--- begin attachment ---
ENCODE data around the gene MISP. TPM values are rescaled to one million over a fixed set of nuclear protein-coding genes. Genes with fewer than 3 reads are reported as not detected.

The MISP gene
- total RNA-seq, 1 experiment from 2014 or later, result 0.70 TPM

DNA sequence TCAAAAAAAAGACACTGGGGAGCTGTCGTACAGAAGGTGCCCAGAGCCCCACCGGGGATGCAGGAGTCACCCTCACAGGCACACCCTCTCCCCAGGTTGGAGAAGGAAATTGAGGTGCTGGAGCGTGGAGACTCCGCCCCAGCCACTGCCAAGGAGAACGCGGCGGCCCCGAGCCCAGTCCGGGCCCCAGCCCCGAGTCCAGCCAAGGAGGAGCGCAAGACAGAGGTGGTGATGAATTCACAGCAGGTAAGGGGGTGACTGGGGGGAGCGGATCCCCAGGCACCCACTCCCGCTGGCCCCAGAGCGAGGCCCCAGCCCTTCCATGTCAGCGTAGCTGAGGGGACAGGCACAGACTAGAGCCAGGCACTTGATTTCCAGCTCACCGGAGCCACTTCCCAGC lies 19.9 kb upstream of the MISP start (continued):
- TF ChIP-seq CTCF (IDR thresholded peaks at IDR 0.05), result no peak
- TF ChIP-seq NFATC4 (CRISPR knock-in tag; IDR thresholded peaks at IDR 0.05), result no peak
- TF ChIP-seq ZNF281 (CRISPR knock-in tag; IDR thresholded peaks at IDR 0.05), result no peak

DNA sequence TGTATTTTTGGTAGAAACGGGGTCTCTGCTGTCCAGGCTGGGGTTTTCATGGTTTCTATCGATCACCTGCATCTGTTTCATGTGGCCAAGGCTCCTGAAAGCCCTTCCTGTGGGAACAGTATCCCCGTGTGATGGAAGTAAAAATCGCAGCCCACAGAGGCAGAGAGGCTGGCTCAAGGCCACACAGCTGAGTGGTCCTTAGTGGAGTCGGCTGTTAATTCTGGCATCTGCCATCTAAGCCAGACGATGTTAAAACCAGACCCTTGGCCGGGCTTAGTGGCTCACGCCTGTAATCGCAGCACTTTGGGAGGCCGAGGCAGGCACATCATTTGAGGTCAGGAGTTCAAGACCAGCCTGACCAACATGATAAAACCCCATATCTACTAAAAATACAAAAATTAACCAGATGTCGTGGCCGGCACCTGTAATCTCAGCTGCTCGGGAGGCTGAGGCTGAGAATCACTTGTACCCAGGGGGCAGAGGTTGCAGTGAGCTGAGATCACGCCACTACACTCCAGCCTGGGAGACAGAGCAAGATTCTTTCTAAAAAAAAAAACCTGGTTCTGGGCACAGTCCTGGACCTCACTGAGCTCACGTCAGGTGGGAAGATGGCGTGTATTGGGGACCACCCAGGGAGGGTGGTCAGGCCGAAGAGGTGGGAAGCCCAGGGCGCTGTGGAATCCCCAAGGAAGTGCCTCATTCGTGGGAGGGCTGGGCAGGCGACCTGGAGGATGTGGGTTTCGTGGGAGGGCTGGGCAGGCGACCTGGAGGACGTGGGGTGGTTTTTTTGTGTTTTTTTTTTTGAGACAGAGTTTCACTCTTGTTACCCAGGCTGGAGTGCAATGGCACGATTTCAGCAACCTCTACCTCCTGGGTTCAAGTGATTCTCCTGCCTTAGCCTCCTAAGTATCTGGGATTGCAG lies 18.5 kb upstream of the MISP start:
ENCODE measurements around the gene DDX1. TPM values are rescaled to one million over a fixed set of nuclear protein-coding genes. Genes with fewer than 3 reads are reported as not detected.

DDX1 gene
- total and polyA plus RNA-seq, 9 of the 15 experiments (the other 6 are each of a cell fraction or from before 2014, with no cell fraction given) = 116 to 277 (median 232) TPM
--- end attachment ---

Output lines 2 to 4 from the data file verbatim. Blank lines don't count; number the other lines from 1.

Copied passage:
The MISP gene
- total RNA-seq, 1 experiment from 2014 or later, result 0.70 TPM

DNA sequence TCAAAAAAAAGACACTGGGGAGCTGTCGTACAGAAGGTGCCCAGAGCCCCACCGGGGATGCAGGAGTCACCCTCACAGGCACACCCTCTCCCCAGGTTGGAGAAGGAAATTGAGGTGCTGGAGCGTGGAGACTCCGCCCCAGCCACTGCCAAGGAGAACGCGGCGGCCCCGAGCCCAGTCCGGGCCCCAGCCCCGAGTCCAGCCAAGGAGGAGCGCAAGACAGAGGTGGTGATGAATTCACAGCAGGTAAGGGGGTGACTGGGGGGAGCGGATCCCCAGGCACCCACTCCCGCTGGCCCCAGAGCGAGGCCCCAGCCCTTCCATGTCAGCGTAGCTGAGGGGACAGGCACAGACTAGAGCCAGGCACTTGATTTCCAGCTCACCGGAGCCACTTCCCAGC lies 19.9 kb upstream of the MISP start (continued):